Another battle will rage over Wilderness Battlefield on Tuesday, with pens this time, not swords.
The fight is over a proposed 143,000-square-foot Walmart superstore, slated to be built in Orange County, Virginia. Walmart and many residents of the area say the store will bring jobs and tax revenue to an area that already has some retail development.
Walmart's opponents are asking the Arkansas company to go find a site a little farther away from Civil War history to put their new store.
In 1864, 185,000 Union and Confederate troops fought at Wilderness Battlefield. Thirty-five thousand soldiers died, were injured, or went missing after the three day battle. Many historians call the engagement a turning point in the war.
The new Walmart store is slated to open 1 mile from the entrance of the national park entrance to the battleground site.
Some big names in history have mustered up against the retailer. James McPherson, a Pulitzer Prize-winning historian, and noted documentary maker Ken Burns, and Hollywood actor Robert Duvall have all spoken out publicly against the proposed Orange County store. The group Friends of Wilderness Battlefield have also taken a lead role in protesting the store.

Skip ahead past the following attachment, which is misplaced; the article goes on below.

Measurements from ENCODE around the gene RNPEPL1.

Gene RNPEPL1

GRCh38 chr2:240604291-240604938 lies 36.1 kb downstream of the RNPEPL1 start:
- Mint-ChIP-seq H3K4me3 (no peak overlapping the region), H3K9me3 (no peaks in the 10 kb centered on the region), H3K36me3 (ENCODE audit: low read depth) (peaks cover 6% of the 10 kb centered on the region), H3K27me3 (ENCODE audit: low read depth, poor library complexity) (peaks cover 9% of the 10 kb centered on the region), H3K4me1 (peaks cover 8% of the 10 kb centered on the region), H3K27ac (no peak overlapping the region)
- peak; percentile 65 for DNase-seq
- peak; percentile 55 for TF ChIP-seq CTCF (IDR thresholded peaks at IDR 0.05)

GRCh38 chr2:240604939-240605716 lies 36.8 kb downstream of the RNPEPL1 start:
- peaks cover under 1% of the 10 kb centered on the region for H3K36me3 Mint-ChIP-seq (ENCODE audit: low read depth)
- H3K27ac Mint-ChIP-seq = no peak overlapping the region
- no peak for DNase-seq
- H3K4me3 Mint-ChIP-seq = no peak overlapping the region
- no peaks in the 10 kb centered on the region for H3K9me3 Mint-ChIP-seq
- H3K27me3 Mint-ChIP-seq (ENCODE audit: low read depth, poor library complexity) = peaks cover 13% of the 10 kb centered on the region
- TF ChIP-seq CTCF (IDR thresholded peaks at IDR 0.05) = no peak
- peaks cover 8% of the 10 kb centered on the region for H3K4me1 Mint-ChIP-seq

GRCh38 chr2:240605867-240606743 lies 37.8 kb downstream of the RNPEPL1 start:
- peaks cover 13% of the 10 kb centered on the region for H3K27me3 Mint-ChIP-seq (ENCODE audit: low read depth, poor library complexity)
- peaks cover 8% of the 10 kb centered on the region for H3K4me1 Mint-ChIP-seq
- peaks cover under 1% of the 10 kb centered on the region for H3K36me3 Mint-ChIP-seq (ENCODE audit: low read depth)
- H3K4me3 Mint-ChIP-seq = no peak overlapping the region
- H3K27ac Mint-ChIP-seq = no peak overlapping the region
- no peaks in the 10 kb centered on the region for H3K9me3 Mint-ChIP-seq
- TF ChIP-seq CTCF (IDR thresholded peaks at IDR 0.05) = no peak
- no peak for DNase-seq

In 2009, a local planning commission gave Walmart the green light for the store on this site. Opponents argue that the commission did not properly consider the history of the site, which is why the two sides will meet in court Tuesday.
Plaintiff's attorney Robert D. Rosenbaum said he plans on bringing descendants of Civil War veterans to testify.
Walmart says it was being sensitive to historical concerns when it decided upon the Orange County site. "We believe the board made a careful and thoughtful decision," spokesperson Bill Wertz said, "that balances historic preservation concerns with the need for economic development."
New Walmart stores have a way of attracting opposing voices. This week, a group in Washington protested 4 proposed new stores in the District.